As noted elsewhere on this site, our ongoing concern is flooding of the garden. To date the flooding events have been short term (a matter of a couple of hours usually) and most plants survive. However we are concerned about the impacts on seed distribution should such an event occur during this period of establishment as well as the importation of nutrients that will favour more aggressive species, which could then outcompete delicate wildflower seedlings. As such we have decided to see for ourselves how easy (or otherwise) it is to grow wildflower plugs in order to plant out species that are already partially developed.
Step 1: Isolating the seed. As we all know, seeds come in a variety of shapes and sizes. This has ultimately been driven through the vagaries of natural selection, as has the strategy adopted by each type of flower i.e. to produce few large or many small seeds. For the first phase of this project we took 4 species we hope will do well from the seed mix. We did this by isolating 20 seeds of the following species, as you can see the seeds all look very different…
Step 2: Sowing. On the 6th March we sown the twenty seeds in small heated propagator trays as shown above, in five rows of four seeds. We hope that by using the propagator, we will encourage earlier germination which may allow us to attempt a second batch of seeds. We have almost zero windowsill space, so we need to get as many germinated and strong and outside in the sun as quickly as possible.
Step 3: Additional Species. In addition to the four species above we have sown Lady’s Bedstraw, Musk Mallow, Ribwort Plantain, Wild Carrot, Sorrel and Yellow Rattle in a unheated propagator, along with another unheated propagator with a off the shelf bumblebee mix.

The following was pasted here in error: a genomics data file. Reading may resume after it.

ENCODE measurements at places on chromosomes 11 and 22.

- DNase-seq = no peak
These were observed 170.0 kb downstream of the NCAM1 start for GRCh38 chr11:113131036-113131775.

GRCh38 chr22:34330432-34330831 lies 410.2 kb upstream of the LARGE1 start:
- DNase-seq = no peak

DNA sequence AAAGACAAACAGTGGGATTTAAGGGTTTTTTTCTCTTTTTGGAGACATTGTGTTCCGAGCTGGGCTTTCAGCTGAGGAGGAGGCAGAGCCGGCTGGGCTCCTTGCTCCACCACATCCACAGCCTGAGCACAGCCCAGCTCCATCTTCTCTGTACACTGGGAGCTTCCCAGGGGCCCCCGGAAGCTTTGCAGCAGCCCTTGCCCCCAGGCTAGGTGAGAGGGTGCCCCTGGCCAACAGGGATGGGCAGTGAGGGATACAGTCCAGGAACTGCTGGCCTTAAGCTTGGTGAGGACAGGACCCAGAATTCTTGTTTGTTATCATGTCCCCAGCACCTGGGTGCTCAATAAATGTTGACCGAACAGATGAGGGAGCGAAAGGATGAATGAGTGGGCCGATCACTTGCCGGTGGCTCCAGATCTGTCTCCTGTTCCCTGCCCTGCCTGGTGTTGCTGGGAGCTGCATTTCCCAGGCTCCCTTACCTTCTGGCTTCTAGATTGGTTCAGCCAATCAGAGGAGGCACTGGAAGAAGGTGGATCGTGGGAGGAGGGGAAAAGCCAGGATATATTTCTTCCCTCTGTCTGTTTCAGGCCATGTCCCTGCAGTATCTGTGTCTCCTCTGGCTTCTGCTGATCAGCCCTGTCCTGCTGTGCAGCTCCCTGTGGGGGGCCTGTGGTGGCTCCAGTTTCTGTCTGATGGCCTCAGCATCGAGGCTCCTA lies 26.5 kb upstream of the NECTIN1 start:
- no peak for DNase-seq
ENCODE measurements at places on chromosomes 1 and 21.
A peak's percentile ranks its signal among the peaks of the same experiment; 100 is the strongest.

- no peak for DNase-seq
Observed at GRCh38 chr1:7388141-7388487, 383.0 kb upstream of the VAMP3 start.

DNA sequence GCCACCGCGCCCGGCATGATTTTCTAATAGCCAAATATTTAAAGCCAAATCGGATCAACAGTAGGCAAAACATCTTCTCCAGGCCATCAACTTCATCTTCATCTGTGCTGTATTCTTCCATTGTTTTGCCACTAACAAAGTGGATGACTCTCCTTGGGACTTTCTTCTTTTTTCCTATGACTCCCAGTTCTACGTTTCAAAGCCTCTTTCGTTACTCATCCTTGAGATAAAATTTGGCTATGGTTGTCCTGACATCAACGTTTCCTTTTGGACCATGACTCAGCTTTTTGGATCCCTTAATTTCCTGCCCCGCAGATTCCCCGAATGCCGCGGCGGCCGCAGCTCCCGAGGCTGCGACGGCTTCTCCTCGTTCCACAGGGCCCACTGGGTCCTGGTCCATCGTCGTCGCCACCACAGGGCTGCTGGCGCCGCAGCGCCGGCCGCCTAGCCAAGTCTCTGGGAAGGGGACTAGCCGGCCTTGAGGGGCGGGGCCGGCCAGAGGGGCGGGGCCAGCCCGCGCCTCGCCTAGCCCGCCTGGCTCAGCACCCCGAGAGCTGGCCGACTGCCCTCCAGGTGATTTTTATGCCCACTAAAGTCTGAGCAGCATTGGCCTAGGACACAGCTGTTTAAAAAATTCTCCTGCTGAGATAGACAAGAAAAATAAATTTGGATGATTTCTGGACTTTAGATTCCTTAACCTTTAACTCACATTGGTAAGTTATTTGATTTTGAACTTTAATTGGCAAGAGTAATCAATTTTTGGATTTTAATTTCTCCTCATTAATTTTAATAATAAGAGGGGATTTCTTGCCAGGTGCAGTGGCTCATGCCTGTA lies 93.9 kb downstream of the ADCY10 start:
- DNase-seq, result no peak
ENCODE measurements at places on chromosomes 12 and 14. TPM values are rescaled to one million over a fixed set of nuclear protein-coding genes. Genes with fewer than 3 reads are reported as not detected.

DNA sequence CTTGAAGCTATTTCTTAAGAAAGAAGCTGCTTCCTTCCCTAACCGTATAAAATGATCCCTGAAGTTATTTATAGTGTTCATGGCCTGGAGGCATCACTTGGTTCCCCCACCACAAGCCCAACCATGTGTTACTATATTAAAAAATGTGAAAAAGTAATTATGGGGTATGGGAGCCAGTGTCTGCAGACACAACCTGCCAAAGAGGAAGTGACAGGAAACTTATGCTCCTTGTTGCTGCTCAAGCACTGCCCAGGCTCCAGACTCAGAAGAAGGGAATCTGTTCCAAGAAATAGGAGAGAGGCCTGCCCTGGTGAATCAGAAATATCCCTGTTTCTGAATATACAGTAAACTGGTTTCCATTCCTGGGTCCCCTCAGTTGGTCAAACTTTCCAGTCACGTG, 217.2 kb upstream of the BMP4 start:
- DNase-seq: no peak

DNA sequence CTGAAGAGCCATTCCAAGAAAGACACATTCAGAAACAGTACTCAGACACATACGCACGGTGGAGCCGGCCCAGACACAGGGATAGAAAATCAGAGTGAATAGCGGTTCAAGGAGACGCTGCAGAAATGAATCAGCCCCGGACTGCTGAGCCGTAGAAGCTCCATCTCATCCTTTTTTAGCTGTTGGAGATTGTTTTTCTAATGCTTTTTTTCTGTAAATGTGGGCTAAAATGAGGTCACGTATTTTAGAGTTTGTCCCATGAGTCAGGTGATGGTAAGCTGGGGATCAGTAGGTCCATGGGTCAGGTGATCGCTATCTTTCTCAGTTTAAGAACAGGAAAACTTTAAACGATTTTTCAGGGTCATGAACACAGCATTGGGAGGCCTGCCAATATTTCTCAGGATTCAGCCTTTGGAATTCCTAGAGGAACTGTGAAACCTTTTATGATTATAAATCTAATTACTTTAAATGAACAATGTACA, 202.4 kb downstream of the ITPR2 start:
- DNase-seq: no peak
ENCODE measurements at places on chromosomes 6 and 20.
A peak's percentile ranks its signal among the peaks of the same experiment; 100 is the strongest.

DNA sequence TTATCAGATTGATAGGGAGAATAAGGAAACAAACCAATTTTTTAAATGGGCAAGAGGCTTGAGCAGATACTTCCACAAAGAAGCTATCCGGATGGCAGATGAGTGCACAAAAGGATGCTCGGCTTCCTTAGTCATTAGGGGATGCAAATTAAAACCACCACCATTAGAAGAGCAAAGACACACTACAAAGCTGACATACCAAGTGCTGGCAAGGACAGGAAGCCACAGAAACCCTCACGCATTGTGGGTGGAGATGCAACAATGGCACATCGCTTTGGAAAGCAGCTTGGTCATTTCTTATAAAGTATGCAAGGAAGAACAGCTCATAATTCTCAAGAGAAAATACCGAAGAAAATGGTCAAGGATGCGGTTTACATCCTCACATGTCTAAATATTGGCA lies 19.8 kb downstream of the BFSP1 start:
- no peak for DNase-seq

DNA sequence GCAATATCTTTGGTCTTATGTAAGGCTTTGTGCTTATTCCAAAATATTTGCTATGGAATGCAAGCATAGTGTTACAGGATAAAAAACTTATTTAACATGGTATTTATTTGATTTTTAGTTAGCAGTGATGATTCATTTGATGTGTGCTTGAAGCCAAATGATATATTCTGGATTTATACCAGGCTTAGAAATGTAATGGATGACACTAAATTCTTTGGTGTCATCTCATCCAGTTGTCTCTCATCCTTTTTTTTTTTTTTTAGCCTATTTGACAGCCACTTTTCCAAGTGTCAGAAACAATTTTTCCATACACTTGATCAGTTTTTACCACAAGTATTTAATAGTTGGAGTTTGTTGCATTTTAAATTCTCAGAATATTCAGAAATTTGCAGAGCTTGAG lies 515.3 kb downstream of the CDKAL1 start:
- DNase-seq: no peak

Sowing the seed mix – Timing
Planting out any plugs we can produce will need further thought regarding timing. However the mix itself can be sown from March – May. The basic rule seems to be when the temperatures begin to regularly exceed 11oC and ideally just before some rain is due.
On the 12th March we decided to sow areas A and B as the weather forecast for the rest of the month was very encouraging (sunny with rain) and we had seen no flush of weeds coming through in these patches.
Area C was showing some signs of weeds coming through so we attacked these again by popping out a few dandelions, herb Roberts and docks and then on the 20th March we put seed on this areas as well. Note that we marked out each area with string and canes.
9th March: Amazed to see the first seeds germinating after just 3 days (white campion).
13th March: All four species starting to germinate and with nowhere in the sun to put them we unfortunately had to resort to using indoor lights.
20th March: We began moving the larger seedlings into plug trays in order to get more seed into the propagator.
23rd March: By this stage we were going a bit nuts and sown two seed trays with a tiny sample of the mix to see if we could eventually create seed tray turf.
3rd April: We noted dunnocks hoping about munching on the seed. Since a week or so after sowing C the weather turned wetter and we have spent less time outside. It seems likely birds have been busy getting what seed they can find. Worried we decided to sow a little more seed, aware that we didn’t want to over seed the area.